Transportation: $441.67 to $1,308.33 per month 

Another key factor that goes into determining the cost of living is transportation—and with the way North Dakota’s infrastructure and settlement patterns are arranged, owning at least one vehicle is practically a requirement. 
Depending on your household and family structure, expect to spend between $5,300 and $15,700 a year on transportation-related expenses.
Of course, those “transportation-related expenses” encompass many things. Here are a few of the most important figures:
  • Average cost of a gallon of gas (July 2022): $4.67
  • Average annual cost of car insurance: $285 to $1265 (minimum liability coverage vs. full coverage)
  • Average commute length in North Dakota: 34 minutes

How much you need to live comfortably in North Dakota

Based on the estimates listed above (and a few other expected expenses), a single adult who is working full-time will need to make at least $31,976 a year, or $15.38 an hour, to live relatively comfortably in North Dakota. 
In contrast, a household of four needs to make at least $92,402 a year, or almost $44.45 an hour, to get by.
Unfortunately, this is much easier said than done—North Dakota only has a minimum wage of $7.25 an hour, making it difficult for some to afford much more than the necessities, let alone non-essential niceties. 
Check out the list below for a cost breakdown of some basic non-essentials and how they compare to the national average:
  • Average cost of a date: $42.43 (U.S. average: $116)
  • Average cost of a movie ticket: $9.32 (U.S. average: $10.61)
  • Average sales tax: 5% (U.S. average: 5.09%)
  • Average cost of a cup of coffee: $1.75 (U.S. average: $2.70)
Key Takeaway The things that make life comfortable vary from person to person. You may be able to enjoy both necessities and niceties for less than $31,976 a year—but for the most part, that’s only enough to scrape by.

North Dakota cities with the lowest cost of living

Some cities in North Dakota have costs of living lower than even the state average, making it that much easier to save money and live comfortably. Here are a few of North Dakota’s cities with the lowest cost of living index (COLI):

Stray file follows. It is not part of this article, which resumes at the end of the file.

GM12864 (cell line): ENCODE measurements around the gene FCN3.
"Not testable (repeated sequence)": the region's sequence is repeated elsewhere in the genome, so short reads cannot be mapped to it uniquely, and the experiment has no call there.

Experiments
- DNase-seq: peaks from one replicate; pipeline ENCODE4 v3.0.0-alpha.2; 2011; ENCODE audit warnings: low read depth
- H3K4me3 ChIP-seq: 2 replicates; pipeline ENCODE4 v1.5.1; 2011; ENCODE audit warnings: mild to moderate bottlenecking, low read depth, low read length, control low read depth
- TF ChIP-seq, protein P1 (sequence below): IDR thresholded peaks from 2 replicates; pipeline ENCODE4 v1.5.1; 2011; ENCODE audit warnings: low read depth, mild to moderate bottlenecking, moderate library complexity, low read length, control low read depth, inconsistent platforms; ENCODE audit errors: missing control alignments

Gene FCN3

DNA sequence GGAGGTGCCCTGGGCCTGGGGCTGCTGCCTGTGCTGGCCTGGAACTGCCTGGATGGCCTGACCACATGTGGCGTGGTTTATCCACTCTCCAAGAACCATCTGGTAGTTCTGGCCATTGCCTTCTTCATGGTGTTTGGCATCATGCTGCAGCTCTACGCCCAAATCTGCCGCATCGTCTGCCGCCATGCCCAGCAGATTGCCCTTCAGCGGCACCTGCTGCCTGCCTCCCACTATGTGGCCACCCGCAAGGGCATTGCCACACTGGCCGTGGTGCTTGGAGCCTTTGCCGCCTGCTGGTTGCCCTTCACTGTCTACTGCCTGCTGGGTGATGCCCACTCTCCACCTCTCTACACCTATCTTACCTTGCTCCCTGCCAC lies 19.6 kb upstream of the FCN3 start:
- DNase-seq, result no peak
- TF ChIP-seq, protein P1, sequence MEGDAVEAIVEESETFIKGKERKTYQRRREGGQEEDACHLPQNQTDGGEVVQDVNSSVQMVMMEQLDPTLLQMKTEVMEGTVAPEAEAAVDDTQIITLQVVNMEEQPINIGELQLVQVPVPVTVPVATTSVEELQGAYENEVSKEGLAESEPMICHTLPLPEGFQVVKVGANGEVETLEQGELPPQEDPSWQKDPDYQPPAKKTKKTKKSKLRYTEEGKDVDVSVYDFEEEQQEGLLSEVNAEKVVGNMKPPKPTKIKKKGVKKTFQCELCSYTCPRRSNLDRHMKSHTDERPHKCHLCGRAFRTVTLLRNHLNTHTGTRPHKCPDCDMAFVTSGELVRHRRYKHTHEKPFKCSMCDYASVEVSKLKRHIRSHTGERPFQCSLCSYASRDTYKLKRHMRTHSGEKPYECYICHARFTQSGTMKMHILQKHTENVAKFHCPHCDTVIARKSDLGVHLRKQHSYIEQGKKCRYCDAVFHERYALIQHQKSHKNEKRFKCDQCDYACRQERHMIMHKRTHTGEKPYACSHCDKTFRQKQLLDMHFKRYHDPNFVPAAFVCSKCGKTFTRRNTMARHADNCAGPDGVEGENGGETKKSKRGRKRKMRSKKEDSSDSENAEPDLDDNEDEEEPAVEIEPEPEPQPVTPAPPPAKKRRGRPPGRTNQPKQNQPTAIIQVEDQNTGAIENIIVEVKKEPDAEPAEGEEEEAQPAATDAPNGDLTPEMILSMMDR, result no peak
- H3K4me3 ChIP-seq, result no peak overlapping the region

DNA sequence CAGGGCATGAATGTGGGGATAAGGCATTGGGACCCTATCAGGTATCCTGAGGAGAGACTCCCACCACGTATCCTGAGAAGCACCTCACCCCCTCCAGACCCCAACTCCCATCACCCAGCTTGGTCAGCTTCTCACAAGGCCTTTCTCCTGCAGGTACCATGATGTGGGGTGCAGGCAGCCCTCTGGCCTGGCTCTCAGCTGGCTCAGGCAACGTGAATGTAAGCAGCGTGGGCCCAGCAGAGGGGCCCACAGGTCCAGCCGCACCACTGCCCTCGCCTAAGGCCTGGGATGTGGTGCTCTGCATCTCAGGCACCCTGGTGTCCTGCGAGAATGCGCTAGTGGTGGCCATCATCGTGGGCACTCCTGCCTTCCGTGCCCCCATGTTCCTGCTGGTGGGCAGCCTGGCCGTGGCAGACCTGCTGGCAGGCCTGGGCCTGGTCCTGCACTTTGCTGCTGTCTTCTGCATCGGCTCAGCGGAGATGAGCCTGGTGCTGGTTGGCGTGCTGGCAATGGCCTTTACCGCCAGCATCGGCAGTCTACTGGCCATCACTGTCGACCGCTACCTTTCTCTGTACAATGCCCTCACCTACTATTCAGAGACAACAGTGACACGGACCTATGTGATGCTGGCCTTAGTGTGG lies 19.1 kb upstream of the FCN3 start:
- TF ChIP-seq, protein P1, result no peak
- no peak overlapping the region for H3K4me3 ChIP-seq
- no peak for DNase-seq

• Rolla (COLI: 73.0): We’d be lying if we said there was much to say about Rolla besides a very low cost of living, though there are opportunities for camping and other outdoor activities.
  • Grafton (COLI: 73.2): Despite being one of the state’s larger cities, Grafton boasts an extremely low cost of living and is a great place for families. Good schools, beautiful parks, and a bustling agricultural economy are just a few of Grafton’s positive qualities.
  • Cooperstown (COLI: 76.1): Located next to the scenic Sheyenne River Valley, Cooperstown is the perfect example of a rural small-town community. You’ll enjoy low crime rates, a low cost of living, and more if you decide to move here.
  • Devils Lake (COLI: 80.8): Don’t let the name fool you. Devils Lake is a beautiful city and a great place for outdoor enthusiasts, especially those who enjoy fishing—but even better than the fish is the agreeable cost of living.
  • Jamestown (COLI: 81.7): Known as the birthplace of legendary western writer Louis L’amour, Jamestown is the perfect place to settle for those seeking a quieter life in the heart of North Dakota’s vast prairie grasslands. It’s also pretty affordable.

How to save on home, auto, and renters insurance in North Dakota

While it’s true that residents of North Dakota enjoy a lower cost of living than in other states, it’s always nice to be able to save money where possible—especially when it comes to your insurance payments.
Fortunately, licensed home, auto, and renters insurance super app
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While the monthly cost to live in North Dakota will largely depend on your lifestyle, living situation, and spending habits, it’s generally recognized that a person needs to be making at least $2,666 per month to live comfortably in North Dakota.